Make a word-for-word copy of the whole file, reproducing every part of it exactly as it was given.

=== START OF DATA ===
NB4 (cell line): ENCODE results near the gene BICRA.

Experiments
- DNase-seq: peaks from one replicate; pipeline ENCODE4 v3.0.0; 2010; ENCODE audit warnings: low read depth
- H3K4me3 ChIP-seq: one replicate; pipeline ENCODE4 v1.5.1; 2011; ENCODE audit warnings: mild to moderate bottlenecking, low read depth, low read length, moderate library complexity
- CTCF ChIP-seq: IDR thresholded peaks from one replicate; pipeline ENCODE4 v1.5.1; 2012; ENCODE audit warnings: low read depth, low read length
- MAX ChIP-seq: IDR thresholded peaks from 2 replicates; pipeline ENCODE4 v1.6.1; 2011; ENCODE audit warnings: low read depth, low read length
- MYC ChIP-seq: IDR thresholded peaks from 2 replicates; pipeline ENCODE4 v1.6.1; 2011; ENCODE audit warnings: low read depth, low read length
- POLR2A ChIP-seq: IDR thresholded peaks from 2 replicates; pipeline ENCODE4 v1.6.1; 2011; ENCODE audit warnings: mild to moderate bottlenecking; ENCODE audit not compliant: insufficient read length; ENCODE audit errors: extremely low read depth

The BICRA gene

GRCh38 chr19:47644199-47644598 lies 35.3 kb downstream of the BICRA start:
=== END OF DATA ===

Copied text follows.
NB4 (cell line): ENCODE results near the gene BICRA.

Experiments
- DNase-seq: peaks from one replicate; pipeline ENCODE4 v3.0.0; 2010; ENCODE audit warnings: low read depth
- H3K4me3 ChIP-seq: one replicate; pipeline ENCODE4 v1.5.1; 2011; ENCODE audit warnings: mild to moderate bottlenecking, low read depth, low read length, moderate library complexity
- CTCF ChIP-seq: IDR thresholded peaks from one replicate; pipeline ENCODE4 v1.5.1; 2012; ENCODE audit warnings: low read depth, low read length
- MAX ChIP-seq: IDR thresholded peaks from 2 replicates; pipeline ENCODE4 v1.6.1; 2011; ENCODE audit warnings: low read depth, low read length
- MYC ChIP-seq: IDR thresholded peaks from 2 replicates; pipeline ENCODE4 v1.6.1; 2011; ENCODE audit warnings: low read depth, low read length
- POLR2A ChIP-seq: IDR thresholded peaks from 2 replicates; pipeline ENCODE4 v1.6.1; 2011; ENCODE audit warnings: mild to moderate bottlenecking; ENCODE audit not compliant: insufficient read length; ENCODE audit errors: extremely low read depth

The BICRA gene

GRCh38 chr19:47644199-47644598 lies 35.3 kb downstream of the BICRA start: